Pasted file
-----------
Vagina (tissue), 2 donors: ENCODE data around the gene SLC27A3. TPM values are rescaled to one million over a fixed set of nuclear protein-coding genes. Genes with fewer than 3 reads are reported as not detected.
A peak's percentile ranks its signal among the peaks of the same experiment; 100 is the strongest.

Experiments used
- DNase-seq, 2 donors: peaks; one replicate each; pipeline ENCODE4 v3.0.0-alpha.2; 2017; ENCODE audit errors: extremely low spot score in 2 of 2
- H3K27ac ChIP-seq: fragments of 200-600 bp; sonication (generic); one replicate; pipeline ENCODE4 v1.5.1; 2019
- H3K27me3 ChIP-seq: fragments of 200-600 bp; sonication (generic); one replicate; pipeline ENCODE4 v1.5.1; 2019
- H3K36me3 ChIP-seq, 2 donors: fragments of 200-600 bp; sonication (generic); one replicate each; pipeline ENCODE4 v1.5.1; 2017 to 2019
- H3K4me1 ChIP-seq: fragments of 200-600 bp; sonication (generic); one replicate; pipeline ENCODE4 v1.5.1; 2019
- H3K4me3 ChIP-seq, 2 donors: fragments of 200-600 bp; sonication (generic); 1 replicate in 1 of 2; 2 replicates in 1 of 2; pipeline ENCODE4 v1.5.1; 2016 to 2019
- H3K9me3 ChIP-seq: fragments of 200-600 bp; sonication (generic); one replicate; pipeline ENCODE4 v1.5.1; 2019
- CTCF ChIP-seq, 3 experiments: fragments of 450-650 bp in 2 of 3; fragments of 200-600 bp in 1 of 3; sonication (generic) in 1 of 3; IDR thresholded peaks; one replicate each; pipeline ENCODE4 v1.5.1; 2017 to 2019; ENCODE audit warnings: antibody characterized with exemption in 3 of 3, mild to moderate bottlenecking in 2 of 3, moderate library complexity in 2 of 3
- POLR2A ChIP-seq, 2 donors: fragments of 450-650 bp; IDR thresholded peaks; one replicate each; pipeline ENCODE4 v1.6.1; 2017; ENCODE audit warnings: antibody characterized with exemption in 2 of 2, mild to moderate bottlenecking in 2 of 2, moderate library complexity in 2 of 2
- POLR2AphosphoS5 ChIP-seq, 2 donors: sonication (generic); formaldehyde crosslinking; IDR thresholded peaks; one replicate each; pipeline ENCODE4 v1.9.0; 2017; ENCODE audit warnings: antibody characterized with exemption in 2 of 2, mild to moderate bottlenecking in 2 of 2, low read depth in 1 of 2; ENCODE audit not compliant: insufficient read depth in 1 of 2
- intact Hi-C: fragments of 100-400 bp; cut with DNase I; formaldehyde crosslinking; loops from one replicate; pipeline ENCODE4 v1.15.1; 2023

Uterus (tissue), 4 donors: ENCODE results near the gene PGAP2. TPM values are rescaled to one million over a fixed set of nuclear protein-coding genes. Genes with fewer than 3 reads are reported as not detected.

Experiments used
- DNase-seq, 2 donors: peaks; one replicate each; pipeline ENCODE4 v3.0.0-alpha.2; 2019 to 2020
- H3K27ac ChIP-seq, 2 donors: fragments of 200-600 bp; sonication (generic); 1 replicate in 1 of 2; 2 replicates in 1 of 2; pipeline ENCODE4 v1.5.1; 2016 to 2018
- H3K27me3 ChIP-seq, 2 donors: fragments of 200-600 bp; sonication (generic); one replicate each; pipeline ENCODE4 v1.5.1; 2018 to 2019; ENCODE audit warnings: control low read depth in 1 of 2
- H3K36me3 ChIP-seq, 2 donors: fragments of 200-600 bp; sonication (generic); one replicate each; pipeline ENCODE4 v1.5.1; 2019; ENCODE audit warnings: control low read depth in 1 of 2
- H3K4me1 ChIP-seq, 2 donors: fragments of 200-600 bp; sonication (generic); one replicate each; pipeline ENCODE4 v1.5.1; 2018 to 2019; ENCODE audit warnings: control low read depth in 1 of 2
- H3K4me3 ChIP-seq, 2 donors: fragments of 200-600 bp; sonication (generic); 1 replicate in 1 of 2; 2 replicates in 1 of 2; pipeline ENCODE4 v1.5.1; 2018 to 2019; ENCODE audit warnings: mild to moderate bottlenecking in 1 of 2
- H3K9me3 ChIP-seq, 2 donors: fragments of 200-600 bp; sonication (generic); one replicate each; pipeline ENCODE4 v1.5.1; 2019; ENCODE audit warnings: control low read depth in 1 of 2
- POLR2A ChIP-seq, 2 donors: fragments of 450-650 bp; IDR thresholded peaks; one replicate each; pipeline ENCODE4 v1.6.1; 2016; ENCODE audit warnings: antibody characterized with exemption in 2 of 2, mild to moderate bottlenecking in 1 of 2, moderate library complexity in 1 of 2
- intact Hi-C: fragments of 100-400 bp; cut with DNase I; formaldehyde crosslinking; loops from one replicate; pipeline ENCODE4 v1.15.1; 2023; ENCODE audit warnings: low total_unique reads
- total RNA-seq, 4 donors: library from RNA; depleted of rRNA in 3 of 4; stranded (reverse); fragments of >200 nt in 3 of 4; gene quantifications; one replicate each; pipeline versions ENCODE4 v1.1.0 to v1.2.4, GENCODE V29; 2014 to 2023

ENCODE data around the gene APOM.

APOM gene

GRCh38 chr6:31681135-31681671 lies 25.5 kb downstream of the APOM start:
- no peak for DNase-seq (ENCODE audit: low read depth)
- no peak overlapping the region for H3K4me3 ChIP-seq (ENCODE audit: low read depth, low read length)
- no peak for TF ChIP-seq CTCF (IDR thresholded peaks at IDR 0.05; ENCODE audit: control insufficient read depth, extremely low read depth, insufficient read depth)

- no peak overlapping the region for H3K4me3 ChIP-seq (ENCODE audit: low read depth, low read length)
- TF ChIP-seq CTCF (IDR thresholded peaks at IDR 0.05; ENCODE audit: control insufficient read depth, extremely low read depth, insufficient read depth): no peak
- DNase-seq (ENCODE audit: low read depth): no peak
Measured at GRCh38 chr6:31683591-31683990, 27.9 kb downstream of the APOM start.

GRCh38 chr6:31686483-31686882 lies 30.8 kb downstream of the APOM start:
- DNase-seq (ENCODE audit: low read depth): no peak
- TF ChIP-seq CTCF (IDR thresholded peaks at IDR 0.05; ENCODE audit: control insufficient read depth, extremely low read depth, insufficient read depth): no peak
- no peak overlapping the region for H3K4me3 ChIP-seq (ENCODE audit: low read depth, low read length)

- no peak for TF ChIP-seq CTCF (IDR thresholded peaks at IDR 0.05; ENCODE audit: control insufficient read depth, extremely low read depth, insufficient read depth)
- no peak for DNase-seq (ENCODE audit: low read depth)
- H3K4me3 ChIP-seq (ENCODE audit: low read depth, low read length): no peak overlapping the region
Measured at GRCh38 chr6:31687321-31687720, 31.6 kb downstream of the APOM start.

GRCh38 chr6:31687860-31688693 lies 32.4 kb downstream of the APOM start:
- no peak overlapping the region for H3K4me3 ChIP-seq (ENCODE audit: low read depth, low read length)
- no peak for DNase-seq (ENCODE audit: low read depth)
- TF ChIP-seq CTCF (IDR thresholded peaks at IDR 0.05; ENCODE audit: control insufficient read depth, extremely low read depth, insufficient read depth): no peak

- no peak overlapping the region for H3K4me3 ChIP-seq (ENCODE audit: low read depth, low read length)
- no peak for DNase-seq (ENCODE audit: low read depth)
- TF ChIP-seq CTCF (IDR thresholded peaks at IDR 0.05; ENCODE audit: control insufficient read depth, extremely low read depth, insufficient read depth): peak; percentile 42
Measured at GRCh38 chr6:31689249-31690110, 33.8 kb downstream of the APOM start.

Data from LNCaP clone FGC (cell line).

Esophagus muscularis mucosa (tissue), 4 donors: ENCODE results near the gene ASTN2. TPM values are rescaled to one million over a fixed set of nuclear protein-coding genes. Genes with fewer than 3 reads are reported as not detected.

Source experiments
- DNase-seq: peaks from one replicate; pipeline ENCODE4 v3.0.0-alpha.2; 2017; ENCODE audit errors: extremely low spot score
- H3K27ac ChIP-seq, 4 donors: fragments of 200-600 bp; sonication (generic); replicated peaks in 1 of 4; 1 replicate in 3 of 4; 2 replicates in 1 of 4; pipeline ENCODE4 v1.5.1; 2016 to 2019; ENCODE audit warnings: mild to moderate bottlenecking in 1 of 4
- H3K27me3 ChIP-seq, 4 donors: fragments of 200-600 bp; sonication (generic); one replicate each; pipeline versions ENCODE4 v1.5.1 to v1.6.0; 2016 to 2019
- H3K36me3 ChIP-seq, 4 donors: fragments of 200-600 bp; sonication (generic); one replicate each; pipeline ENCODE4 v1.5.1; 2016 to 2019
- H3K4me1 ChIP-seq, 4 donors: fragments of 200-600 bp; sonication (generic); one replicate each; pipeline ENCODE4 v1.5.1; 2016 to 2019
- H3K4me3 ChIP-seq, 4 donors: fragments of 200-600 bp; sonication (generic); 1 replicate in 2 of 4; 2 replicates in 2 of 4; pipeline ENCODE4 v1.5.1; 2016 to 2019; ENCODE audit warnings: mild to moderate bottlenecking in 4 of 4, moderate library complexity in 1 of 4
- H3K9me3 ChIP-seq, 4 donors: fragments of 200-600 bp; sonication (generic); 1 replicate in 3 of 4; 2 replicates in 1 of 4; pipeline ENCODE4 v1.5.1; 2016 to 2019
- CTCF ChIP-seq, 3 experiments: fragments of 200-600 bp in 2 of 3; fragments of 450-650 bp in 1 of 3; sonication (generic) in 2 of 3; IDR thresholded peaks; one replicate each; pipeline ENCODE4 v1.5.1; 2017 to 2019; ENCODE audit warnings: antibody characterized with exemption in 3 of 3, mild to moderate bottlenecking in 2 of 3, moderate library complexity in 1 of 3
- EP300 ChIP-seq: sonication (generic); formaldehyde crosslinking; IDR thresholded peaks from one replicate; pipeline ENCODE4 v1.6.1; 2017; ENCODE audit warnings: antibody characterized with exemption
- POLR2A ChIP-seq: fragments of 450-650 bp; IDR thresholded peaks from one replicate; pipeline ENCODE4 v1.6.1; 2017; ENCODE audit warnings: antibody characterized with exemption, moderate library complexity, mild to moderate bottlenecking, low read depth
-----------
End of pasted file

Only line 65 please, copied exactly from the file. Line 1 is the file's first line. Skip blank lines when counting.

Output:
- POLR2A ChIP-seq: fragments of 450-650 bp; IDR thresholded peaks from one replicate; pipeline ENCODE4 v1.6.1; 2017; ENCODE audit warnings: antibody characterized with exemption, moderate library complexity, mild to moderate bottlenecking, low read depth